With apologies to the
late Stanley Kubrick, whose masterly 1964 film Dr.
Strangelove was tagged with one of the funniest subtitles
in movie history ("How I Learned To Stop Worrying and
Love the Bomb"), L. Douglas Keeneys new book couldve
been called "How I Learned To Worry and Stop Loving the
A military historian, author
and documentarian who lived through the duck-and-cover
drills that were supposed to save the lives of a generation
of Baby Boomers, Keeney has dropped a bomb on the nations
false sense of security.
Four years ago, he unearthed
the U.S. governments previously-unpublished Cold
War-era plans to deal with nuclear attack. The text was
reclassified a year laterbut not before Keeney had
enough information to publish it as The Doomsday Scenario
(MBI Publishing Company, $19.95). The book rose to number
240 on Amazon.coms list of best-sellersa startling
figure for a book of its type.
Though very much a document
of mid-20th century America, the book shows
how little has changed in terms of the nations readiness
to deal with disasters like 9/11.
Keeney discussed his book
recently in a phone interview from his home in Louisville,
How did you learn about
this documentwhen was that and why did you decide
to pursue it?
I didnt learn about
the document. I was doing research on another Cold War
era story in the National Archives and while I was there
one of the archivists came over and said, "You know, weve
got this new record group that we released a week or two
ago." And I said, "What is it?" And it was the files from
the Secretary of the Air Force from the period of like
1956 to 1966 the formerly secret and classified
documents from the files. And boy, your eyes get big when
something like that is told to you. So I extended my reservation
for a couple days and just started going through the files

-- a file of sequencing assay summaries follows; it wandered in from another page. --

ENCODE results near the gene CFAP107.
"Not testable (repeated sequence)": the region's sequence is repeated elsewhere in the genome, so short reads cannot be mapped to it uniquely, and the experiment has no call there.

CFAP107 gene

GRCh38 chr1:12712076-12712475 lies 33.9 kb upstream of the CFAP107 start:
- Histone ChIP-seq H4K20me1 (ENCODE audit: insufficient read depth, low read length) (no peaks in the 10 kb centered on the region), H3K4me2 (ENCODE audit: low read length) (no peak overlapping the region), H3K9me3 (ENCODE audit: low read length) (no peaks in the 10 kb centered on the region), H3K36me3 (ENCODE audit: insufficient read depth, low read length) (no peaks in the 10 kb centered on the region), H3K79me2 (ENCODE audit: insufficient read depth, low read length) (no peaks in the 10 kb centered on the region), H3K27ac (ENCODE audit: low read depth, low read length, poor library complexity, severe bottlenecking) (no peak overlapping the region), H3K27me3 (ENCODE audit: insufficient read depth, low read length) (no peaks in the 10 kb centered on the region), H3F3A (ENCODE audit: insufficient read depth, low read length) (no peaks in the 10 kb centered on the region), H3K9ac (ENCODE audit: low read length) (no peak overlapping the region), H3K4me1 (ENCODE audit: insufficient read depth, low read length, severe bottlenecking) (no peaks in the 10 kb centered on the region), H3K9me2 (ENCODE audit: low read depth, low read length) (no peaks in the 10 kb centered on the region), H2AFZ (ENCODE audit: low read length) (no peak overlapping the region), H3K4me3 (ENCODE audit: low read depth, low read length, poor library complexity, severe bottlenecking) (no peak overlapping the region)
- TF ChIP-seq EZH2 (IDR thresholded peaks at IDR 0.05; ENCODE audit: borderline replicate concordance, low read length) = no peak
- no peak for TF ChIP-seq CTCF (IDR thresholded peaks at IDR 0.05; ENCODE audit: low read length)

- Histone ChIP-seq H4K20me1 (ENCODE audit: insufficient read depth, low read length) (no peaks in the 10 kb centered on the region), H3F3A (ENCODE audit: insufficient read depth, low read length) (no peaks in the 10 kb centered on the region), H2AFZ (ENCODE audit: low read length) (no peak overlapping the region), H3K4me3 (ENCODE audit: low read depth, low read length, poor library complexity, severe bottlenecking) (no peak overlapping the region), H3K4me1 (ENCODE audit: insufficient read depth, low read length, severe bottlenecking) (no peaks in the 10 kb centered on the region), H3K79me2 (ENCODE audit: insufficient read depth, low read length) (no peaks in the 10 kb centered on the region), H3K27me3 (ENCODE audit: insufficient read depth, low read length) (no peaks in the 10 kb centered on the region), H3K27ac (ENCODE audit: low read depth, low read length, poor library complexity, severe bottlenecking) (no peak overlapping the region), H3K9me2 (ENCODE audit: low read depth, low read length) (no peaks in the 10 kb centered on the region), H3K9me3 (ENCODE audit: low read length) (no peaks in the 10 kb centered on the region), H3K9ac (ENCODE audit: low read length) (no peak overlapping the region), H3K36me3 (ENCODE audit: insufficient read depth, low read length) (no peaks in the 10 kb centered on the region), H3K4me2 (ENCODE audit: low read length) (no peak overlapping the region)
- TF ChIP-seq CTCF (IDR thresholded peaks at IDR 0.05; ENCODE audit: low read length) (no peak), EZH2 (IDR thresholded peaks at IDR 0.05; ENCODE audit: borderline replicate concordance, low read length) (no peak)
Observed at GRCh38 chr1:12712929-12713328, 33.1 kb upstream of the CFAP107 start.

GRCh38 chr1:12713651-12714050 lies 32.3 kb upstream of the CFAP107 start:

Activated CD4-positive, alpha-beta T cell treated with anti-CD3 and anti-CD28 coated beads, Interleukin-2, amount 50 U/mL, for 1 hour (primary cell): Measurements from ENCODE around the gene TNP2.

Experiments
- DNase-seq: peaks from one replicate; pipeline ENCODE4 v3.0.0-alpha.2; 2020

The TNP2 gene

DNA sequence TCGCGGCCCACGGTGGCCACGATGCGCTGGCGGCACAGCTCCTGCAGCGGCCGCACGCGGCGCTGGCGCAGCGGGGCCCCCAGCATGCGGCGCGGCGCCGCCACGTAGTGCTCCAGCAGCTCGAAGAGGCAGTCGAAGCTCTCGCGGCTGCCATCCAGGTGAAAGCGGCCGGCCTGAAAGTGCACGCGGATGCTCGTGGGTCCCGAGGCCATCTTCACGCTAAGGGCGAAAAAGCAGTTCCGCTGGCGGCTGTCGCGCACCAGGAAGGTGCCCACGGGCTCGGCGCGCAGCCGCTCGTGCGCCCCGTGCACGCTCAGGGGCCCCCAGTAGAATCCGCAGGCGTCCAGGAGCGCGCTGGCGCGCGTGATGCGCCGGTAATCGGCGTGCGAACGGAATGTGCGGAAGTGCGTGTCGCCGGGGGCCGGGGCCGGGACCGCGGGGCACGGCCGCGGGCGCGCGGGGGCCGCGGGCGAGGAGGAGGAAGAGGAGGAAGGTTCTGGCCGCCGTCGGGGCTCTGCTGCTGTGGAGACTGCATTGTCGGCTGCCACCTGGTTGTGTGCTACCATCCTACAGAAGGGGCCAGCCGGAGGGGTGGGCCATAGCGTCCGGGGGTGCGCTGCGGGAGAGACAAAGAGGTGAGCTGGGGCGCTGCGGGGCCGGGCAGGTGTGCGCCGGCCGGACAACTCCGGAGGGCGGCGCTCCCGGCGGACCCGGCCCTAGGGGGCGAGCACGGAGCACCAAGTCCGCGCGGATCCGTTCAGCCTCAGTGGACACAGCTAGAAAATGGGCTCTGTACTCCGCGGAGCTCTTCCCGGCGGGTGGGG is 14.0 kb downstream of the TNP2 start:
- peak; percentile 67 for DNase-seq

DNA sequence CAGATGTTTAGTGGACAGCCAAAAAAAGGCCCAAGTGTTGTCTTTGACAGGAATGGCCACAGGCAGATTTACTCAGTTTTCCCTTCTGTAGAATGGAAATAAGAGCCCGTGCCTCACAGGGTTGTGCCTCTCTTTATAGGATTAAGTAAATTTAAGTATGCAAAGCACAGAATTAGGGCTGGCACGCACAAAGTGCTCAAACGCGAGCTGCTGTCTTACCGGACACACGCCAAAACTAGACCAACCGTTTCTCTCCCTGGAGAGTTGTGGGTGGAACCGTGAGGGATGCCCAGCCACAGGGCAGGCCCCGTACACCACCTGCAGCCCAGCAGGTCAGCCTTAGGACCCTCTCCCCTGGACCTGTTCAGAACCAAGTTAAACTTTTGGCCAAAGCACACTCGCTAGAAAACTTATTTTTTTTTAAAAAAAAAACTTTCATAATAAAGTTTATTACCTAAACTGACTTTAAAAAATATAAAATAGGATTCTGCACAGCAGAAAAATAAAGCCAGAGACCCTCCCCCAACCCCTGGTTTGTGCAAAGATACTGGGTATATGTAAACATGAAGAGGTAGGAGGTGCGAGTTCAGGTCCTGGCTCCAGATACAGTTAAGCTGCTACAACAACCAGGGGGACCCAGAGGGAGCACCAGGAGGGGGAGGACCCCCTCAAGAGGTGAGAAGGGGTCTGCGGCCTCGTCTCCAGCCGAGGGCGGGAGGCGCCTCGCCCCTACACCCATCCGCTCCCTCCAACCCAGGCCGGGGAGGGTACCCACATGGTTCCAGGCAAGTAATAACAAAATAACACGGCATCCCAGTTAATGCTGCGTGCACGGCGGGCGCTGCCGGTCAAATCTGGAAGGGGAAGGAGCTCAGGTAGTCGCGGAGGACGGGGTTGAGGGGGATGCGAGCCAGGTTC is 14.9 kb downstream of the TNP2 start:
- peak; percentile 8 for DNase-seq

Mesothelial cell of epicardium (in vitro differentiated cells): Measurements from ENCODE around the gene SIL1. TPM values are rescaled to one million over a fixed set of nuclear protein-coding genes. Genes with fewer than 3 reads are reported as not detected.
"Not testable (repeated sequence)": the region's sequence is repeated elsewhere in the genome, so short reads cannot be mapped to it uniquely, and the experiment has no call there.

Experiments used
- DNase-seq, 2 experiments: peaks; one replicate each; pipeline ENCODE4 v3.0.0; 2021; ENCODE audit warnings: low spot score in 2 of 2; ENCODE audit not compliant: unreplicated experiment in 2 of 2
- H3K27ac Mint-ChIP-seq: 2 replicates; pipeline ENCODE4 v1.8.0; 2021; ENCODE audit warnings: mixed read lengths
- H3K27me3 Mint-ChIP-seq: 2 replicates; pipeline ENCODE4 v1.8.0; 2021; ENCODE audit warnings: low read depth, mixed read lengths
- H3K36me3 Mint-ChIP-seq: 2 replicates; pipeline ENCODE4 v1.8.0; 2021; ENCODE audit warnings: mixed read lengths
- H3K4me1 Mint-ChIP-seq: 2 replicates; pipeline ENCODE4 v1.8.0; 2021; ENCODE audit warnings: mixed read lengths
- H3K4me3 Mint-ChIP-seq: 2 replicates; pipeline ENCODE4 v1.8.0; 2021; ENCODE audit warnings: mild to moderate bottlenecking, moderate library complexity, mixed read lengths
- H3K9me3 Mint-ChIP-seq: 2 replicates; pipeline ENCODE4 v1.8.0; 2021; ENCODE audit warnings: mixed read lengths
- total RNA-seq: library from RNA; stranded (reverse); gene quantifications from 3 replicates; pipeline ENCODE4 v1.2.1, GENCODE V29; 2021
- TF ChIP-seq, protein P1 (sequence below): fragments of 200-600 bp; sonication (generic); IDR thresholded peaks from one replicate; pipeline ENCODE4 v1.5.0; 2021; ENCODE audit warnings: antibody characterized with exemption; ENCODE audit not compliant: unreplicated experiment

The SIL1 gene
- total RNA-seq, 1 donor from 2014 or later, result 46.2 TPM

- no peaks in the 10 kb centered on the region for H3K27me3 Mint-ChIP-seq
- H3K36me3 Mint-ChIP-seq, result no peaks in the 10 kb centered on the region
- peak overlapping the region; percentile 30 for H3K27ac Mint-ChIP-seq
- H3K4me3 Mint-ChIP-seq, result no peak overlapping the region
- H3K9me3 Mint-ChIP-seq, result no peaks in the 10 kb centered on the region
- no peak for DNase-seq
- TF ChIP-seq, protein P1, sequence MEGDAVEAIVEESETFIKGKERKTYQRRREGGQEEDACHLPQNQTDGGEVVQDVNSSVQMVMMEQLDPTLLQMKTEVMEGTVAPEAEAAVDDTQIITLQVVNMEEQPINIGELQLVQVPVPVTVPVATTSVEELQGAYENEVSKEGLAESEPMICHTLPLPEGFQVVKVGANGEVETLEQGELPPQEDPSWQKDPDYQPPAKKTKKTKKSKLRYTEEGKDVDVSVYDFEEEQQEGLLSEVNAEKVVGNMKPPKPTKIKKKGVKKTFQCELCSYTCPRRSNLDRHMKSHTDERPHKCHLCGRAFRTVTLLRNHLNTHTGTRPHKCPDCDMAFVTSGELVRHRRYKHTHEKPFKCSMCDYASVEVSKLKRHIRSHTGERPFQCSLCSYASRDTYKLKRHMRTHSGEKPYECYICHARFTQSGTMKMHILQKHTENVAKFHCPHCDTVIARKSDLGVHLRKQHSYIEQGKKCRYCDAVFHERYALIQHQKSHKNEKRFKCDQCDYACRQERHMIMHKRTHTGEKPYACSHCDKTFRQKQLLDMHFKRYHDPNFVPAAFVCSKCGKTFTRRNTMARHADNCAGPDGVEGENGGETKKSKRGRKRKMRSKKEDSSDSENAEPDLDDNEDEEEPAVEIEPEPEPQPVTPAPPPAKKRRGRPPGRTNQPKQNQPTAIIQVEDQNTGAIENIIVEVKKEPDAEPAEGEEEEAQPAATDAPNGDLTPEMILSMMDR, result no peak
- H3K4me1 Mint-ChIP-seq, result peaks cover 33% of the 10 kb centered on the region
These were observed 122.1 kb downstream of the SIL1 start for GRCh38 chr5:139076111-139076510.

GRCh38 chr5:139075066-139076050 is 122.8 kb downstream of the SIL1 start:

for 1958 because that was actually the year of an incident
that Im doing a book on. So I really came upon it
quite by accident. It wasnt something I was looking
Youre always attentive
when youre in Cold War documents, Cold War files,
because so little has been declassified. I looked at it
and checked the pedigree to see who the distribution list
was in this case. It was called the Emergency Plans book.
It was written on letterhead of the Department of Defense
and circulated to all the right people, the [National
Security Agency], the Attorney General, chiefs of each
branch [of the military]. As I read through the opening,
I realized that this was the only official guidance for
what might happen in the event of a strike by the Soviet
Union. I requested a declassification sticker, ran off
a copy and hoped I wasnt found and got out of there
When I did come back a
little while later, the record group had been removed
and put back into the classified section of the archives.
Which means you encountered
some resistance to having it see the light of day?
Well, what it means is
that that record group, or a good portion of it, was reclassified
after it was declassified. Someone thought better of it
on the Air Force side of the fence and they reclassified
that record group. The archive is neither a classifying
nor a declassifying authority, so when they were asked
to remove that record group, which probably had two or
three million pages of documents in it, they removed it
from general circulation and reclassified itmeaning
you have to have a secret-level clearance. As far as I
know it has not been declassified again.